Suppose I declare a loop like this
So is the variable 'i local to the loop, that is each time the control enters the loop a new space is allocated for the variable and the space is deallocated after the completion of loop? Is it true for C99 also?
for(int k = 0;k < 5;k++)
// some work
All the memory (for a function call) is allocated at once regardless of if the loop is executed or not.
No the loop does not allocate and deallocate things every itteration. Why? Effiecancy and its would be prety hard to right a compiler to keep track if the variables are allocated or not, because you have goto statements and could do all sorts of things (That may or may not be considered as bad programming practice).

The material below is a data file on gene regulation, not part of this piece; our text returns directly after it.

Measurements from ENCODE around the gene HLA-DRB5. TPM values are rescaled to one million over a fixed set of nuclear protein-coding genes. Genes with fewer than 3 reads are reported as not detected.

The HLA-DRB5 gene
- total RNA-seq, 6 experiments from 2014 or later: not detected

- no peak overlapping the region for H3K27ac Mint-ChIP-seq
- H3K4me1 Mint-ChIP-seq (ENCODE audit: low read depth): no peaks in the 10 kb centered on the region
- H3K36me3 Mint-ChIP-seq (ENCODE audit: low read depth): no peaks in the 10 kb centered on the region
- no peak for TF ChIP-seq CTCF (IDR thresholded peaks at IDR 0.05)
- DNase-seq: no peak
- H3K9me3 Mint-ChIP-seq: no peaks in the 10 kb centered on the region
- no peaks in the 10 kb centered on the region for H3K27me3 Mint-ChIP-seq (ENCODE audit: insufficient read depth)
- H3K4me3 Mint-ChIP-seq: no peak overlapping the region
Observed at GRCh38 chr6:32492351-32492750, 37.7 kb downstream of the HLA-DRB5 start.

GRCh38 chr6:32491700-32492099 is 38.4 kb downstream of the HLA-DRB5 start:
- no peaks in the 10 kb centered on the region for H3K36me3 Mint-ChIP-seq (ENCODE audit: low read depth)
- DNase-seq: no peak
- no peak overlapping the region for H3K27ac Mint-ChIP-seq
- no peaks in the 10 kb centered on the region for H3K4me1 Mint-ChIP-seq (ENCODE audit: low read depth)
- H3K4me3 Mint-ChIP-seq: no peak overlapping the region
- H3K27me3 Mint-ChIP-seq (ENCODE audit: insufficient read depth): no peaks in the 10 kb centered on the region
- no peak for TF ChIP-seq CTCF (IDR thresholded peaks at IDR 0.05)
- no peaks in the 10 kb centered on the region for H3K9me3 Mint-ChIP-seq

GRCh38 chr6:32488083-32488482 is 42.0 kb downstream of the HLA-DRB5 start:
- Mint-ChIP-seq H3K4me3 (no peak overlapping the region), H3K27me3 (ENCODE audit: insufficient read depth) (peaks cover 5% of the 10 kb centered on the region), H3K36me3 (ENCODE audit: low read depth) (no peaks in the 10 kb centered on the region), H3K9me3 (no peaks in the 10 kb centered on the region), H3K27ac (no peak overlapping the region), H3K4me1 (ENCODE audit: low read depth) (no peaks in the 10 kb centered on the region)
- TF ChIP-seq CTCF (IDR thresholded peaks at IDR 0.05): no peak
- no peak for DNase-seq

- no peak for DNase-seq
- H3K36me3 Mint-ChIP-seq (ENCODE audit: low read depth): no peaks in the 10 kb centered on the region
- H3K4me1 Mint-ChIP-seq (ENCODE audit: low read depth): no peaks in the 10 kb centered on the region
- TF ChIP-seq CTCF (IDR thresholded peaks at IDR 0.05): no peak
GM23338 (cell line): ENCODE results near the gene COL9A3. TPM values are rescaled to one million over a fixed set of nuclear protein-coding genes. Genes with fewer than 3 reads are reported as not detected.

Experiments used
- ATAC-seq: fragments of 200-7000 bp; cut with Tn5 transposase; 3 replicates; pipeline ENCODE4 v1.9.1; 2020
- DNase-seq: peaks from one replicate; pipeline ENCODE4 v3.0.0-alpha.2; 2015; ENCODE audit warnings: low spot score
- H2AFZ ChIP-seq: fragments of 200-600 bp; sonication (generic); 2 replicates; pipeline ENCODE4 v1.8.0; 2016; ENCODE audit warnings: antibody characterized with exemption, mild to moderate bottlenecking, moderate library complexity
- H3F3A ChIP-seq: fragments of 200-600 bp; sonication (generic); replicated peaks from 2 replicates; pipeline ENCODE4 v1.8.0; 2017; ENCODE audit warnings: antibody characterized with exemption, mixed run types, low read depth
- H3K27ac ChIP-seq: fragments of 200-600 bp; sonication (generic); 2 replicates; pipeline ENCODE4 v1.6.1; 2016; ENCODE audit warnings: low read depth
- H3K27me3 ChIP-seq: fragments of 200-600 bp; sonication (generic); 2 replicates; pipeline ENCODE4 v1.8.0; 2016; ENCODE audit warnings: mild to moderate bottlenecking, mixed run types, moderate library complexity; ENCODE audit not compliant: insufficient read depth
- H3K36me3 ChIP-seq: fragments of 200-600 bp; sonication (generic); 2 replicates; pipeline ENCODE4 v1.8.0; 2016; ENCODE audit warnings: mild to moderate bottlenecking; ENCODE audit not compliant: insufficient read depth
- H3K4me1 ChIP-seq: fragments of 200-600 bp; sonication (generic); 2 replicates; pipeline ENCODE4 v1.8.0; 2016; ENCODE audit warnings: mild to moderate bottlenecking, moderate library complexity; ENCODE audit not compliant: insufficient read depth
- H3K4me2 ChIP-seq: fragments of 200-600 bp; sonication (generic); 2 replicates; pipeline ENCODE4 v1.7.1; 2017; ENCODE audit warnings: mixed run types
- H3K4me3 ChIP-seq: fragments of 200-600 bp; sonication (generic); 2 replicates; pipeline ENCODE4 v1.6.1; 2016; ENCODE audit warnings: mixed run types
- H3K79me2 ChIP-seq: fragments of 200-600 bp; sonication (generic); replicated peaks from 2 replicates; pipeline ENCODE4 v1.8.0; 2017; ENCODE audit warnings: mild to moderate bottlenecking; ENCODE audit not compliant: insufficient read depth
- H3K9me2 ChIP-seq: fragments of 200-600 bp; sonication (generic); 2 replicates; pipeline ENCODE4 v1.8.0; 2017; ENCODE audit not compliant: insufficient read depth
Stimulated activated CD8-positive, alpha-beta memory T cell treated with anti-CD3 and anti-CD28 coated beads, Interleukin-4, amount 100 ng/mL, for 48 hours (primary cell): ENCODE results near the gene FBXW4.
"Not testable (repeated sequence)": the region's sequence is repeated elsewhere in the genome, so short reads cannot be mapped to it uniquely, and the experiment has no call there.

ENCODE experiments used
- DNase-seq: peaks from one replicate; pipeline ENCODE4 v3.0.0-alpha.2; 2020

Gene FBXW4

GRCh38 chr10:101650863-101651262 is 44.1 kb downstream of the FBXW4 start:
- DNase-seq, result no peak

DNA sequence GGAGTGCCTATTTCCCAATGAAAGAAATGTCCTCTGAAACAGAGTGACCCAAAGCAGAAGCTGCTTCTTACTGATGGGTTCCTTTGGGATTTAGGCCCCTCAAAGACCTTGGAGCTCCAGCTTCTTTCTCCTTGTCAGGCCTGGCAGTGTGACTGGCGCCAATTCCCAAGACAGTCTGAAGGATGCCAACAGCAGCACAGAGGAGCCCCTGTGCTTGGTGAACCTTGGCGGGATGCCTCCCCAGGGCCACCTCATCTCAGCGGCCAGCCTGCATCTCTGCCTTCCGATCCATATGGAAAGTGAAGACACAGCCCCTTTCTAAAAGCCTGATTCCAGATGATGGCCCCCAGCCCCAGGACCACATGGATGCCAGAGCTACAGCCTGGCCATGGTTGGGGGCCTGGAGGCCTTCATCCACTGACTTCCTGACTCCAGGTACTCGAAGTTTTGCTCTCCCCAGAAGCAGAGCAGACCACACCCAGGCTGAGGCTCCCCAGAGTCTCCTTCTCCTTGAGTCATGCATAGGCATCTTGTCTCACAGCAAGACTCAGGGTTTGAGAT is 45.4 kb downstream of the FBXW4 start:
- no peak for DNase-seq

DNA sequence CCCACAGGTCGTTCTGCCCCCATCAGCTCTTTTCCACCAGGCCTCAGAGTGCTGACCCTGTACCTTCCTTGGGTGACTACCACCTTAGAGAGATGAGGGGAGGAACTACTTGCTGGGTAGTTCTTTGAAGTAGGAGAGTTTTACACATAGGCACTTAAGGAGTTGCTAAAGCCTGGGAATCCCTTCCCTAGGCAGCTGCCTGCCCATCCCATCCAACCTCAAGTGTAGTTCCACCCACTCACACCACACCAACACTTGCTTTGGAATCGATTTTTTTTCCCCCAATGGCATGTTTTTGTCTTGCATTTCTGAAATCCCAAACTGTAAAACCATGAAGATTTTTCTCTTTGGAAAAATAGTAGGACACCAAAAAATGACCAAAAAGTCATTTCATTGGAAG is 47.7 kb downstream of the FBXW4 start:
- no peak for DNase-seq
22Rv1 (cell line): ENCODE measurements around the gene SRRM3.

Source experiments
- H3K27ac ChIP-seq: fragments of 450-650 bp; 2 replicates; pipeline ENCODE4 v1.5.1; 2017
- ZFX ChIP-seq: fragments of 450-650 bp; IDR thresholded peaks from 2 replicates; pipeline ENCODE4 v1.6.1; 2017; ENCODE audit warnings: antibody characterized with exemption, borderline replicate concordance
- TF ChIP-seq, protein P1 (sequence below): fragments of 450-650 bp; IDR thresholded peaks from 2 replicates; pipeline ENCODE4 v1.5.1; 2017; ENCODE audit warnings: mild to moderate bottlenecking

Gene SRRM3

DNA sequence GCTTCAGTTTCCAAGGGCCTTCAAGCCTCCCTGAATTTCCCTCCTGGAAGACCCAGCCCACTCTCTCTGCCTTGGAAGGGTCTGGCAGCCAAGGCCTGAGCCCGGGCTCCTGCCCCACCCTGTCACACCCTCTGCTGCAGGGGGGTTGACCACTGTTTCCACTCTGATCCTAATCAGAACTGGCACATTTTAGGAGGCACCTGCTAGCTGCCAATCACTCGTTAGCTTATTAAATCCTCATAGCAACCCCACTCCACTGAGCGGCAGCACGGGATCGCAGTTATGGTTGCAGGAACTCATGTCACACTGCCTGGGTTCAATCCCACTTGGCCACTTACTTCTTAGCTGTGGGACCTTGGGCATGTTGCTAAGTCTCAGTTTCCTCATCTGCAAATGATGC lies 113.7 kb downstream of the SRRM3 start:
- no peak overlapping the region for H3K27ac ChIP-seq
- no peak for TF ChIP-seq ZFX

Just a note: the memory is allocated on the stack enough for all the "auto" variables. However that does not mean the class (If any exist) constructors are called. in most cases I think they are called though.
It is true that k goes into scope at the start of the loop, and goes out of scope when the loop finished.
However, because k is on the Stack, there is absolutely no memory management involved. The Stack is allocated when your program starts, as a big memory space for all local function variables. Stack variables can have constructors and destructor, but besides that no additional memory is allocated. Integers don't have constructors, or destructor, so declaring a local integer is a no-op.
And yes, you can do this in C++ and C99.
See post #13 of that thread for the relevant information from the C++ standard. If you decide to read the other posts make sure you read the whole thread, as some of the earlier statements were incorrect.